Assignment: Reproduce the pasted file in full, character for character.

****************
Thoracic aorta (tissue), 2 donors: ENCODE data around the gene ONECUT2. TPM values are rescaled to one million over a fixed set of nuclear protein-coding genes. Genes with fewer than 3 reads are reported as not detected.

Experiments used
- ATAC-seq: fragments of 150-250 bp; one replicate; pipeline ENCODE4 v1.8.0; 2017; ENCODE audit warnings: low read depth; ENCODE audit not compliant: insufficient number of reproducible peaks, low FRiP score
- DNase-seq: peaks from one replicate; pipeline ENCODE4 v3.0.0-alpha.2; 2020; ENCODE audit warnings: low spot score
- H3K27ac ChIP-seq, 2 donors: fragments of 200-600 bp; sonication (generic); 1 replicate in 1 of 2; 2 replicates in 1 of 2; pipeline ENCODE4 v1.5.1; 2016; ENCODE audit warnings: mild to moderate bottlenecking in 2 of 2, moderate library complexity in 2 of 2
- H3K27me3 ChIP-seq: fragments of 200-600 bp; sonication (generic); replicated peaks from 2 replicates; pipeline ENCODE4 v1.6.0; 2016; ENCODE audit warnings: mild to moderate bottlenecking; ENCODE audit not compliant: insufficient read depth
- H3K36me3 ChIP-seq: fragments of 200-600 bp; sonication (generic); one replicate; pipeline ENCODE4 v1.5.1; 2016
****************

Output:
Thoracic aorta (tissue), 2 donors: ENCODE data around the gene ONECUT2. TPM values are rescaled to one million over a fixed set of nuclear protein-coding genes. Genes with fewer than 3 reads are reported as not detected.

Experiments used
- ATAC-seq: fragments of 150-250 bp; one replicate; pipeline ENCODE4 v1.8.0; 2017; ENCODE audit warnings: low read depth; ENCODE audit not compliant: insufficient number of reproducible peaks, low FRiP score
- DNase-seq: peaks from one replicate; pipeline ENCODE4 v3.0.0-alpha.2; 2020; ENCODE audit warnings: low spot score
- H3K27ac ChIP-seq, 2 donors: fragments of 200-600 bp; sonication (generic); 1 replicate in 1 of 2; 2 replicates in 1 of 2; pipeline ENCODE4 v1.5.1; 2016; ENCODE audit warnings: mild to moderate bottlenecking in 2 of 2, moderate library complexity in 2 of 2
- H3K27me3 ChIP-seq: fragments of 200-600 bp; sonication (generic); replicated peaks from 2 replicates; pipeline ENCODE4 v1.6.0; 2016; ENCODE audit warnings: mild to moderate bottlenecking; ENCODE audit not compliant: insufficient read depth
- H3K36me3 ChIP-seq: fragments of 200-600 bp; sonication (generic); one replicate; pipeline ENCODE4 v1.5.1; 2016